5 Institutional Care Trattner 4

Trend toward Indoor Relief
1800 to Civil War
The Mood of the Nation
Time of movement and growth
Industrialization in northeast (largely
Explosion of wealth in south (cotton)
Westward migration, population expansion
and addition of new states
Canals and railways fostered commerce
Voting extended to all free adult white
Age of common man –Jacksonian
democracy began in 1828
Social issues & reformers – concern for
deaf and blind, mentally ill
Immigration, prohibition and antiCatholicism
German and Irish immigrants
Catholics grew from 300,000 to 3 million
from 1830-1860
Irish destitute and threat to standard of
living – would work for any wage
Concerns about blacks, especially free
blacks in the south -- colonization
Trattner’s View of Mood
Growing view that poor responsible for
their own condition
Land/resources plentiful – personal
weakness cause of poverty
All poor viewed with contempt, even
Poor, Catholic immigrants added to
Moral Crusade Seen as Solution
to Social Problems
Catholics seen as uncivilized with the evil
habit of drink
Other problems thought to be caused by
moral defects – crime, insanity, gambling,
prostitution, vagrancy
Recessions, discrimination, lack of social
institutions not seen as leading to social
Limiting availability of strong drink will
solve social problems
1833 there were 6,000 American
Temperance Society chapters
Tax heavily, restrict sales, or prohibit sales
were major goals
Opposed by immigrant groups and many
middle class and working class Americans
Anti-pauperism Strategies
Self-sufficiency possible if one worked hard and
was moral
Thus poverty was linked to idleness and/or
immorality or laws removed incentive to work
Best way to deter poverty was through getting
rid of outdoor relief
Poorhouses would be efficient and provide a
way to change the poor
Concern about Outdoor Aid
Belief that poor laws removed incentive to
Belief that public assistance should be
eliminated in favor of private charity only
Deemed impossible, but for cost savings
and efficiency, move to institutional care
Yates Report
New York State survey research on poor
relief 1824 recommendations
No public help for able bodied 18-50
Institutional help for old, young, and
County become administrative unit
Became predominant way to help poor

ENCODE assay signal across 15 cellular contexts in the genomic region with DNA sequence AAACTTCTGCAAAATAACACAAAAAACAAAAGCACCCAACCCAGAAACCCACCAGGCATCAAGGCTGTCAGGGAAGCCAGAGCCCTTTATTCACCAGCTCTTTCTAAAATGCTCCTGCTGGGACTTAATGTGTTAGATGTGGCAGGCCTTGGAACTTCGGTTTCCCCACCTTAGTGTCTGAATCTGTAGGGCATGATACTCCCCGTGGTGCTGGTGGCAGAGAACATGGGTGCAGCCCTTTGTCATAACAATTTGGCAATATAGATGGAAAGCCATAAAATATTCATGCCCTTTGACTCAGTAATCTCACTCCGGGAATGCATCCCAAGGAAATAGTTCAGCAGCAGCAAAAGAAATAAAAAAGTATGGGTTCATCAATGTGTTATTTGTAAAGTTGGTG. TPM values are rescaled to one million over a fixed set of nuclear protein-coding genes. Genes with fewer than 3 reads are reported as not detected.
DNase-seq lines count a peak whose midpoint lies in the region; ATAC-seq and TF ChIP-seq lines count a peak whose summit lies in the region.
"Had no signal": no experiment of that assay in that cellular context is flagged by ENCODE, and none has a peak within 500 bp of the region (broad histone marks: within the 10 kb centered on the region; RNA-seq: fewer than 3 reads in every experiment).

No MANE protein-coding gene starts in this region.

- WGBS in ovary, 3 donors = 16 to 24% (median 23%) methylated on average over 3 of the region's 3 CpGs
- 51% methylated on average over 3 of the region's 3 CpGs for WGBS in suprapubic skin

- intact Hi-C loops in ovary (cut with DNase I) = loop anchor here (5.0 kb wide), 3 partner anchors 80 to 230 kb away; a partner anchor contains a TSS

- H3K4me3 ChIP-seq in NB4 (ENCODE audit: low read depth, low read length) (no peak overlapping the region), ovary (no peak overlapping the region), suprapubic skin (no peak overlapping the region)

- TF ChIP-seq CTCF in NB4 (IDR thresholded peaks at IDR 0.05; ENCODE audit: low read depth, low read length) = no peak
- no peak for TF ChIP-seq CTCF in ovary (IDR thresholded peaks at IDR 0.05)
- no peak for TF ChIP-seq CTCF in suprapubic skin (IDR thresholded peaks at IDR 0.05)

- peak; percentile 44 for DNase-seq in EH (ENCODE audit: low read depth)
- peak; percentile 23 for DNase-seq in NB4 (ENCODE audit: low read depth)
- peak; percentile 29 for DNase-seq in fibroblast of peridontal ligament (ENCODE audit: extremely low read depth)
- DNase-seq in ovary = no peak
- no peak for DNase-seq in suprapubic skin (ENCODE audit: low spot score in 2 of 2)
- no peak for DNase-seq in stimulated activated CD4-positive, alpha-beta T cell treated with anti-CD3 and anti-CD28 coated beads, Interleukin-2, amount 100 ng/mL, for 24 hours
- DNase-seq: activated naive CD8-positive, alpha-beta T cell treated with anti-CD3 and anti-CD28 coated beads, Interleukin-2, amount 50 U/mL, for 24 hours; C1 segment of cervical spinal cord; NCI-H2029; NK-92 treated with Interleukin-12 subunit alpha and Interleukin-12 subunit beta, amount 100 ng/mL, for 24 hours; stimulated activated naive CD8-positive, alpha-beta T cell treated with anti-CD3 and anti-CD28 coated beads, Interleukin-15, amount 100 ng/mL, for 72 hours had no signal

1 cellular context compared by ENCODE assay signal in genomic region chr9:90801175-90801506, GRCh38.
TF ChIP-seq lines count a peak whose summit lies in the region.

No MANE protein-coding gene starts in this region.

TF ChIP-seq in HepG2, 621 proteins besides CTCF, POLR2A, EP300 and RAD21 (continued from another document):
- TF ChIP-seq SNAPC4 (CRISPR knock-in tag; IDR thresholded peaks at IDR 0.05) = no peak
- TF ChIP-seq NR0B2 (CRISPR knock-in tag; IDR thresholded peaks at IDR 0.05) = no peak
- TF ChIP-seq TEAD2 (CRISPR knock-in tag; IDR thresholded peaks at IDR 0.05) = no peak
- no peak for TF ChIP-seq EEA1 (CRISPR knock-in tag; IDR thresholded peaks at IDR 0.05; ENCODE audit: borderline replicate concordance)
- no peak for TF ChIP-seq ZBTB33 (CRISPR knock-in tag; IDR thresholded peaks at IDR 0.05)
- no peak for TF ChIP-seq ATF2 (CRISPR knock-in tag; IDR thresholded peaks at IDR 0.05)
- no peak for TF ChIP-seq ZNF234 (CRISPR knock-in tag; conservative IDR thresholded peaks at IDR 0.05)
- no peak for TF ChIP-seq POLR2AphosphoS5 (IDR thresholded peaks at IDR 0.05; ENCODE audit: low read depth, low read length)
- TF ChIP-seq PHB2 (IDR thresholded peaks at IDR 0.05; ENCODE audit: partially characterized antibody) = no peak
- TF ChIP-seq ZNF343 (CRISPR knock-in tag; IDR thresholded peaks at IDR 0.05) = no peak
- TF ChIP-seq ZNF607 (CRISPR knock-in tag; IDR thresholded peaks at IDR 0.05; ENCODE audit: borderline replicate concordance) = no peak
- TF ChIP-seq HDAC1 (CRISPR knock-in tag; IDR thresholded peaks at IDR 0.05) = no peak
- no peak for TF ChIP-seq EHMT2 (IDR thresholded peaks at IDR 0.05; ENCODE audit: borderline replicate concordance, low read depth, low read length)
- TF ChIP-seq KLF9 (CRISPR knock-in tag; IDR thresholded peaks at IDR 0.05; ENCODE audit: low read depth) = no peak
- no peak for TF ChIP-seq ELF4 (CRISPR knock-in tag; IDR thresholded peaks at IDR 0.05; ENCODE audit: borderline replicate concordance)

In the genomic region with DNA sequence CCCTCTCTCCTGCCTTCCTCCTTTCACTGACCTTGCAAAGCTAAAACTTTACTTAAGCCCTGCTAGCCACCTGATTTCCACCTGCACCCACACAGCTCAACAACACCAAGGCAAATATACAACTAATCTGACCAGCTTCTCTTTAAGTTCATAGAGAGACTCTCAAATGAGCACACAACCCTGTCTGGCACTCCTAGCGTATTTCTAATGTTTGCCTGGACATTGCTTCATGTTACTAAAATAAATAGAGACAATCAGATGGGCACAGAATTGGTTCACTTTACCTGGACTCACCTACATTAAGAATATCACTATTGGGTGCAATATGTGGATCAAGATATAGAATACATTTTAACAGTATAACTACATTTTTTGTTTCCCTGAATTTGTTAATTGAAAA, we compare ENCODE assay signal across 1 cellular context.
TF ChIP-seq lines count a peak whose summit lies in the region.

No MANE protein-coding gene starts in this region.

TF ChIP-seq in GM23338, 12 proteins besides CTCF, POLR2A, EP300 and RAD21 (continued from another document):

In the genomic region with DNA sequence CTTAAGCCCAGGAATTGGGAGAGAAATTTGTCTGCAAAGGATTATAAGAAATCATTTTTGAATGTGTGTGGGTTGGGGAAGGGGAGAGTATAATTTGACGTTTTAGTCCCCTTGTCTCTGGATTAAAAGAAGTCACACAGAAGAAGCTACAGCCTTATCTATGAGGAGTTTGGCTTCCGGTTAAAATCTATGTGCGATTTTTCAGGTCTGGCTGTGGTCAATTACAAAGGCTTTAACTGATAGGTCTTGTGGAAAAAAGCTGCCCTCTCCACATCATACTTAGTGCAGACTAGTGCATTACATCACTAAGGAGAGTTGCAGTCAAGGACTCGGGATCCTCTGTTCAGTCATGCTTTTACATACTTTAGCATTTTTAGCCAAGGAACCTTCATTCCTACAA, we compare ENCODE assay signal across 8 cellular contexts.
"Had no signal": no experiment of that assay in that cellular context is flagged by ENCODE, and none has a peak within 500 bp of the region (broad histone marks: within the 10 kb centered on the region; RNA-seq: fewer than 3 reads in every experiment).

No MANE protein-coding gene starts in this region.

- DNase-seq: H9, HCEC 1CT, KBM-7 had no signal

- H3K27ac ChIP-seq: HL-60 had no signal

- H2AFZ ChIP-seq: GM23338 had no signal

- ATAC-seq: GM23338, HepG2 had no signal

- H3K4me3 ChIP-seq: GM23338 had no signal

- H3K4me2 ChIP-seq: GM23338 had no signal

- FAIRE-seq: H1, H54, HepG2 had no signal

Under county administration, usually
housed a conglomerate of unfortunates
Old, young, sick, well, sane, insane,
retarded, alcoholic, delinquent, criminal
For most (except old) these were short
term refuges during crisis and economic
Almshouse in Maryland
Almshouse in Lancaster, PA
Emergence of Specialized Care
Reformers deplored mixing of populations
Reformatories for juvenile delinquents
State orphanages for dependent children
Institutions for mentally ill, mentally
retarded, deaf and blind emerged
Quest for Federal Help
1818 Revolutionary War
Pension Act
Some disaster aid
Public land given for
asylums for “deaf and
Dorothea Dix sought
Federal land for states to
build “insane asylums”
1854 Congress passed,
and Pierce vetoed
“I cannot find any
authority in the
Constitution for making
the Federal Government
the great almoner of
public charity throughout
the United States.”
With few exceptions
(native Americans, freed
slaves) federal
government stayed out of
social welfare for many
Private aid
Help the poor by improving their character
Poor needed religion, morality, sobriety
and industry
1843 New York Association for Improving
the Conditions of the Poor
Middle class male volunteers, probably
feared/hated the poor and wanted to
transform them to middle class values
Change in Attitude
Encountered wretched living conditions in
Found slum life to be an obstacle to
Realized poor wages and unemployment
were real problems
Found jobs and gave aid
Built “model tenements”
Tried to clean slums and establish public
health measures
Finally argued that moral improvement
depended on improving economic
Wanted well planned relief
Precursor to Charity Organization Societies
Social Control?
Did reformers “help” the poor as a way to
control them and protect middle class,
capitalist interests?
Did philanthropists act to show off their
exalted position in society?
Or did they help for spiritual reasons, out
of civic duty, cultural nationalism or true
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